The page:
Naomi Gerstel and Harriet Gross Philadelphia: Temple Univer- sity Press, 1987 : 132-51. As the author puts it, in a characteristic blend of sympathy and admiration, ''This book is about the misfortunes that laboring women suffered and the problems they caused. Ewen particularly affirms the signifi- cance of mothers in these immigrant cultures. The spine may show signs of wear. I really felt as though the author made her point without having to use five different examples about a specific thing.
The transition from outwork piece-meal sewing to factory wage labor created for the first time a rising segment of young, single, semi-autonomous women with new possibilities. Because of this, it didn't feel cohesive at times. At ThriftBooks, our motto is: Read More, Spend Less. All pages are intact, and the cover is intact. Pages can include limited notes and highlighting, and the copy can include previous owner inscriptions. There are very few resources from women during this time period which posed a challenge to Stansell, but she was still able to provide an in-depth look into the lives of working-class women.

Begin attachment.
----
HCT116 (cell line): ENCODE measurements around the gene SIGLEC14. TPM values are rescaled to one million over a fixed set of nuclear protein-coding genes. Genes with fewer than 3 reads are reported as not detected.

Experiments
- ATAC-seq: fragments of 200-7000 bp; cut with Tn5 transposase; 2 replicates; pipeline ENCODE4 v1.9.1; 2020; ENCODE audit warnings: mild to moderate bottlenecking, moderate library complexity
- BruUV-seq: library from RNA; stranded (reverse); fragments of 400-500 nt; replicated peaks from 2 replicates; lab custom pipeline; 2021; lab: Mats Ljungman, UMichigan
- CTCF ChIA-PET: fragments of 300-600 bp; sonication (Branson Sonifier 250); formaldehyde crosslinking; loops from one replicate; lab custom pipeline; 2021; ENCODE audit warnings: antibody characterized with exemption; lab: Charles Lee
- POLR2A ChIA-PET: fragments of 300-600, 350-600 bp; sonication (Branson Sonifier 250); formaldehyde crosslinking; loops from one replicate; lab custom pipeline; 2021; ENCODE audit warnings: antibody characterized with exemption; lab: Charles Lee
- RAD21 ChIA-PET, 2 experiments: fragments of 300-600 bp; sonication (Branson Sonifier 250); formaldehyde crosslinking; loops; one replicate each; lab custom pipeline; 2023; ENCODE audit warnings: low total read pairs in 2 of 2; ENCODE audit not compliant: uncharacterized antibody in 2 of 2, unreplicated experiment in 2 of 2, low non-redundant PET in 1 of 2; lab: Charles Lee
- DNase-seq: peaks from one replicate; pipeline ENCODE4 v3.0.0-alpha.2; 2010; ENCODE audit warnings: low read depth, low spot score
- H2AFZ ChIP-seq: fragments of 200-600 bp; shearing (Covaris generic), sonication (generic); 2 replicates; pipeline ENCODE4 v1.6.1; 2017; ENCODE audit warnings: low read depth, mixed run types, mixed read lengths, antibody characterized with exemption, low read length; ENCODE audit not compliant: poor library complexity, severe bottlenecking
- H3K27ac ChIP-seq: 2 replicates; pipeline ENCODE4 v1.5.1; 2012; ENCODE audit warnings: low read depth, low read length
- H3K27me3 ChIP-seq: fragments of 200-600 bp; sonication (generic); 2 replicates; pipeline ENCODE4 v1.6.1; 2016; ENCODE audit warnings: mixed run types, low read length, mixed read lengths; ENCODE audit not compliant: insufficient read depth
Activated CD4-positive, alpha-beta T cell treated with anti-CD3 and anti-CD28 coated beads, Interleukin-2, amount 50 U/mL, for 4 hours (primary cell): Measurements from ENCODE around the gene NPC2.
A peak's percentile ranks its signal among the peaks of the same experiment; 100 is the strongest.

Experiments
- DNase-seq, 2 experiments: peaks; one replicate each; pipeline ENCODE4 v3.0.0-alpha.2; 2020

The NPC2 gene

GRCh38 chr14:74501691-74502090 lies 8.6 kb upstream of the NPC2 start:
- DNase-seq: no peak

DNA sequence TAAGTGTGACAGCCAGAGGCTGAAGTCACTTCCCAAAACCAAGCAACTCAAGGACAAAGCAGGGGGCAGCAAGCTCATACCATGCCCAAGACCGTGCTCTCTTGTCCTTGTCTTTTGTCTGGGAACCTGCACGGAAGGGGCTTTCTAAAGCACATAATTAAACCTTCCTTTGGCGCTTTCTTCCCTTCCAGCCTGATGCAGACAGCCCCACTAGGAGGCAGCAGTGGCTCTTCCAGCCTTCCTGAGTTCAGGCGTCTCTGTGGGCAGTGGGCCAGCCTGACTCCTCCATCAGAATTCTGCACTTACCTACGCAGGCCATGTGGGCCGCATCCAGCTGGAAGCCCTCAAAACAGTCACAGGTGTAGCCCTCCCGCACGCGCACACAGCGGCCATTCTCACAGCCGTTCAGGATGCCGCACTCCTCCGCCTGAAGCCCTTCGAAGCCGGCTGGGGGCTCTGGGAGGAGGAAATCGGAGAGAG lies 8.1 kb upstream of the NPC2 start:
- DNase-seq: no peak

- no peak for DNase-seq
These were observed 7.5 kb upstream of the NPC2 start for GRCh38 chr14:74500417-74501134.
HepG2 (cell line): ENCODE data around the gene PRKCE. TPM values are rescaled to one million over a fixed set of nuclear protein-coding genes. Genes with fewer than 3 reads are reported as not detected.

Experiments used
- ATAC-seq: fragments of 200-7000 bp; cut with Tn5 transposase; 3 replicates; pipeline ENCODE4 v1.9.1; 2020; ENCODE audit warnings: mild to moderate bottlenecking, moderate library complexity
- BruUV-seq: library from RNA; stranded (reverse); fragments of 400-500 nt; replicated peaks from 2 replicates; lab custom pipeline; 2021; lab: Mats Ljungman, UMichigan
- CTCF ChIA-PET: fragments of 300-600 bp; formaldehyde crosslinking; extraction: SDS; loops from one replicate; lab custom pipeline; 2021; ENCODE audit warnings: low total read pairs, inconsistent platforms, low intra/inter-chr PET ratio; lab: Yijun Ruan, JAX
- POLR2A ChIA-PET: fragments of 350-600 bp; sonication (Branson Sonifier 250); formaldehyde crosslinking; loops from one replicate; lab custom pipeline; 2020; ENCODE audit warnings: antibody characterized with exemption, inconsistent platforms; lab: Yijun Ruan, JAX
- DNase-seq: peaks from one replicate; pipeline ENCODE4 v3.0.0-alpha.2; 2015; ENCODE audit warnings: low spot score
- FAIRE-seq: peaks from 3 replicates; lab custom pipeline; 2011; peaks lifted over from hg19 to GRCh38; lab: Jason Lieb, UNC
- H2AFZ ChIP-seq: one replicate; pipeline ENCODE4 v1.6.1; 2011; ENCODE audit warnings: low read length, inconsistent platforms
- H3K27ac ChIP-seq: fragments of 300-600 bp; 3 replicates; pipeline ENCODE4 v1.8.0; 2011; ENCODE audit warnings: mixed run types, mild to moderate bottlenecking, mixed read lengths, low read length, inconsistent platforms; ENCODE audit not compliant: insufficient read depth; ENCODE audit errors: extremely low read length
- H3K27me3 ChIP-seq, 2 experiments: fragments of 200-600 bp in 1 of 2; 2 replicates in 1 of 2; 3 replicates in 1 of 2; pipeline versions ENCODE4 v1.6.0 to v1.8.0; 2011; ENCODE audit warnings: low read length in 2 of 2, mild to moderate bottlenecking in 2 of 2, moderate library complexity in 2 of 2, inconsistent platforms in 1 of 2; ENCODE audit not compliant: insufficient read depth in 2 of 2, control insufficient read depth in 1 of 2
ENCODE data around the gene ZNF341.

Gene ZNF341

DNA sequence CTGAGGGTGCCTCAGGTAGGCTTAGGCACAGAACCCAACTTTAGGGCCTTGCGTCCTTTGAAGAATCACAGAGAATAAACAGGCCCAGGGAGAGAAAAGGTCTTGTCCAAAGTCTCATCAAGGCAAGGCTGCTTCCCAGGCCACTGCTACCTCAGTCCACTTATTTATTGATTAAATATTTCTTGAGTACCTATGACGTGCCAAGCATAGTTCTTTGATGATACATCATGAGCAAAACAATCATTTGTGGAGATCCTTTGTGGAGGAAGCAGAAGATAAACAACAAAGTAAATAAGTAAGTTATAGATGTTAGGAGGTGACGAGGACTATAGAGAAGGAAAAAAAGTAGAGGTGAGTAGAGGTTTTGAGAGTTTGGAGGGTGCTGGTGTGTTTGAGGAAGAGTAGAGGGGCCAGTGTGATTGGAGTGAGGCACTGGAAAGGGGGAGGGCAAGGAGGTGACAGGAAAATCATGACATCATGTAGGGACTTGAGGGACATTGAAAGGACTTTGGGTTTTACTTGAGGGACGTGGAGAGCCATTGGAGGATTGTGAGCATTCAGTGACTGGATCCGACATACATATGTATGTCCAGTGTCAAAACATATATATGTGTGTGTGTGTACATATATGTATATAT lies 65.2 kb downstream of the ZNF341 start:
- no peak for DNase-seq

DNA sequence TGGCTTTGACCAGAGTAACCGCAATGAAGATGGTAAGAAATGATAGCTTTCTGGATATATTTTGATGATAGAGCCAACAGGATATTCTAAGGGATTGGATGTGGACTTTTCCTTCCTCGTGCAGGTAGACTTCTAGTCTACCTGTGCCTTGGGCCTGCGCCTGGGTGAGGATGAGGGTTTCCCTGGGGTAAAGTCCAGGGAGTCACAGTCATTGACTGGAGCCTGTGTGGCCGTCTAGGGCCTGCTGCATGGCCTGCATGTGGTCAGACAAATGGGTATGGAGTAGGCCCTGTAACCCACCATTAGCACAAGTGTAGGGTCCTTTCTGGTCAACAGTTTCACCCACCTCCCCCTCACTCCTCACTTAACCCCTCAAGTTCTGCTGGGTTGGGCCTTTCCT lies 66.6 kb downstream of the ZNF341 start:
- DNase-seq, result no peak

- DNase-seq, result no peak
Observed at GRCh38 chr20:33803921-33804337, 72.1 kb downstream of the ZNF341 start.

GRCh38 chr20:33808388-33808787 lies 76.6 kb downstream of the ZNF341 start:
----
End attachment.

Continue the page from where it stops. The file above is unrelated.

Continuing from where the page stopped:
Pages can include considerable notes-in pen or highlighter-but the notes cannot obscure the text. How to Write a Research Paper on City of Women This page is designed to show you how to write a research project on the topic you see to the left. Pages can include considerable notes-in pen or highlighter-but the notes cannot obscure the text. Stansell convinces us that the long hours in unwonted intimacy with repressive middle-class women made it the least desirable kind of employment. To be sure, life was difficult for nearly every working woman of the era. Yes, as I write this in 2015, it may seem that there's nothing new to be gleaned here, but one must keep in mind that that's because of research like this which propell A meticulously documented, well-articulated social history of the politics of gender and labor in antebellum New York. However, this also gave rise to new opportunities for empowerment and autonomy.